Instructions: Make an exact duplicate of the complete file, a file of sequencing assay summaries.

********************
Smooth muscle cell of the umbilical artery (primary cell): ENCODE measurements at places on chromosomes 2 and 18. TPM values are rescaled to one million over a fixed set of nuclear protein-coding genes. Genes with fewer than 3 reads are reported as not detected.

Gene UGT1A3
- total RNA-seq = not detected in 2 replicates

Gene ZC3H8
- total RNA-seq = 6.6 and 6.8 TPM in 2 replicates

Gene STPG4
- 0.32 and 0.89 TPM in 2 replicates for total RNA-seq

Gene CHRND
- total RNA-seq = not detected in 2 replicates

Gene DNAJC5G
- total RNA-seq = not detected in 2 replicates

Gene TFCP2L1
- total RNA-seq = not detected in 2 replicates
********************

Smooth muscle cell of the umbilical artery (primary cell): ENCODE measurements at places on chromosomes 2 and 18. TPM values are rescaled to one million over a fixed set of nuclear protein-coding genes. Genes with fewer than 3 reads are reported as not detected.

Gene UGT1A3
- total RNA-seq = not detected in 2 replicates

Gene ZC3H8
- total RNA-seq = 6.6 and 6.8 TPM in 2 replicates

Gene STPG4
- 0.32 and 0.89 TPM in 2 replicates for total RNA-seq

Gene CHRND
- total RNA-seq = not detected in 2 replicates

Gene DNAJC5G
- total RNA-seq = not detected in 2 replicates

Gene TFCP2L1
- total RNA-seq = not detected in 2 replicates